Not everyone was a fan, of course. Queler had plenty of critics, especially in the early years, when journalists inexplicably found her physical appearance as compelling as the music they were ostensibly reviewing, and others objected to her husband providing the company's financial support. Her conducting, too, was a point of contention that continued throughout OONY's success. While some saw Queler's style as too lax and accommodating to the singers, others found it refreshingly sensitive and innately musical. Long-time colleague Doug Martin described Queler's relationship to the music to Anne Midgette of Opera News: "She doesn't impose her will on it, but lets it grow." Known as a "singer's conductor," she was, naturally, adored by her performers. Larmore, one of Queler's "finds," told Midgette in the New York Times, "She's a singer's dream…. She wants to support you, to collaborate, and you need a collaborator, not a dictator. She's good at finding the right tempo, breathing with you." But whichever side of the question one espoused, it was difficult to ignore the maestro's accomplishments.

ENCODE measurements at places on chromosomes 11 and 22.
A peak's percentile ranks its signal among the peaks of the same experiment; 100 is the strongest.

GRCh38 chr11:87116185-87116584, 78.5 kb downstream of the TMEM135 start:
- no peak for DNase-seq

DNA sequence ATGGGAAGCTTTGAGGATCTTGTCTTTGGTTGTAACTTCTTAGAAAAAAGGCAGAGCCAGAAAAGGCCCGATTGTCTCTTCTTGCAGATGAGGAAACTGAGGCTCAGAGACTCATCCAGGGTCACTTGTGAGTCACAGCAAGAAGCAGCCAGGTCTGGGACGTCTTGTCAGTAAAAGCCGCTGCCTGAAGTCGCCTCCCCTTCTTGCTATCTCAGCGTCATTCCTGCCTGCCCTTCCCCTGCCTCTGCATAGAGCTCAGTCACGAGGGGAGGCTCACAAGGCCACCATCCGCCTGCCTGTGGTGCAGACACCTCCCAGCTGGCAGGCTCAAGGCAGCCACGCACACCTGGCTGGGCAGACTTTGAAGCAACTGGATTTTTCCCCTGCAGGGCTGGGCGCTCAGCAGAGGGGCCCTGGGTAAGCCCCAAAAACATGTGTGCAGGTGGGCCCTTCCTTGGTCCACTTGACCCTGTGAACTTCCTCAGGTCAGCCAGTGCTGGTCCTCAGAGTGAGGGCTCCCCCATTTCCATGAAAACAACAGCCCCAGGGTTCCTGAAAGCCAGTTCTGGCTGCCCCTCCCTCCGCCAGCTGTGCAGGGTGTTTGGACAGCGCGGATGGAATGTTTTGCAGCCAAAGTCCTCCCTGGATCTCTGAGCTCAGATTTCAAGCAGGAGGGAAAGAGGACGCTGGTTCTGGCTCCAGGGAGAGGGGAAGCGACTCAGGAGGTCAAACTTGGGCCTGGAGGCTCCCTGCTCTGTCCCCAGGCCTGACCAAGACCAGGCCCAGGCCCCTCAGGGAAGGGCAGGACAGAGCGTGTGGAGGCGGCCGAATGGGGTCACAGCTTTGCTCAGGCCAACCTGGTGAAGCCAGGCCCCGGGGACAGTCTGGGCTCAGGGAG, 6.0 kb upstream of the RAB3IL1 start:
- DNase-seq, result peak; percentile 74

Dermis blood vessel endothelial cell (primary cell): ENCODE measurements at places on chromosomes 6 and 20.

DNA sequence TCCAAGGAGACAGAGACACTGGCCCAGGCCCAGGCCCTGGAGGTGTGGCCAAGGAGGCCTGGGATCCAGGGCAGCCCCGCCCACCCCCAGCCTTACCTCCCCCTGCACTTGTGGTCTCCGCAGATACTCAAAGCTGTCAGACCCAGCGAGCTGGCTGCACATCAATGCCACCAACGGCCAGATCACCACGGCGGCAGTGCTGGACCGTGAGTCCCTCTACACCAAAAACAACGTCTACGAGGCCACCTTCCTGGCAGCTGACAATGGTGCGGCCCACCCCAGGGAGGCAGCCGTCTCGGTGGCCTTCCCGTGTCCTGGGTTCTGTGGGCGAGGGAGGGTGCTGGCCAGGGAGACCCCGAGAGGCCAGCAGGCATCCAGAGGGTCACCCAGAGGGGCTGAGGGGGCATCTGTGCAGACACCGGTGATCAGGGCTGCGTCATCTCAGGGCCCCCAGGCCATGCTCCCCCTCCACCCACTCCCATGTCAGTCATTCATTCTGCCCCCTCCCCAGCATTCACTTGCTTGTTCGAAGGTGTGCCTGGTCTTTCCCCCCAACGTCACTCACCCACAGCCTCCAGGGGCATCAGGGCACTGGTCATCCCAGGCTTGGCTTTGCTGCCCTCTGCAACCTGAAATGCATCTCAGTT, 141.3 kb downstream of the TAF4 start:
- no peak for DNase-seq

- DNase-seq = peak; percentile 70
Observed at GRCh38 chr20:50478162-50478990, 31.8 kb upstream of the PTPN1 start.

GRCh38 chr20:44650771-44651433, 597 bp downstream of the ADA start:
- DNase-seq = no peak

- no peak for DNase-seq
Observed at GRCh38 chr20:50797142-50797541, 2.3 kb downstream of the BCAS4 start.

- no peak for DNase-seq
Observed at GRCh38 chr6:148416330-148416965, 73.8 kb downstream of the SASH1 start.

Succeeded and Prospered
As OONY approached its 35th season in 2006, Queler could surely look back on her career with satisfaction. Even in the twenty-first century, she was still one of few professional female conductors in the world. Among several other "firsts," she was the first woman to conduct at Lincoln Center's Philharmonic Hall, and the first female to conduct the Philadelphia, Cleveland, and Montreal Symphony Orchestras, a far cry from Rosenstock's long-ago prediction of obscurity. She received France's insignia of the Chevalier of the Order of Arts and Letters in 2003, in recognition of her many contributions to the arts. Despite such accolades and trailblazing, however, it was perhaps most gratifying to reflect on the continued success of OONY itself. "I never expected Opera Orchestra to last so long," Queler told Kors in 1996. "When I started it, I was not thinking ahead. It never dawned on me that it would flourish. At the end of each season I thought I should stop, because I was sure I couldn't possibly top the season before…. And I still feel that way. I feel as if I've exhausted nearly all the possibilities of interesting operas that people haven't done yet." But of course, she had not. Queler continued to come up with ideas, and OONY continued to prosper into the twenty-first century.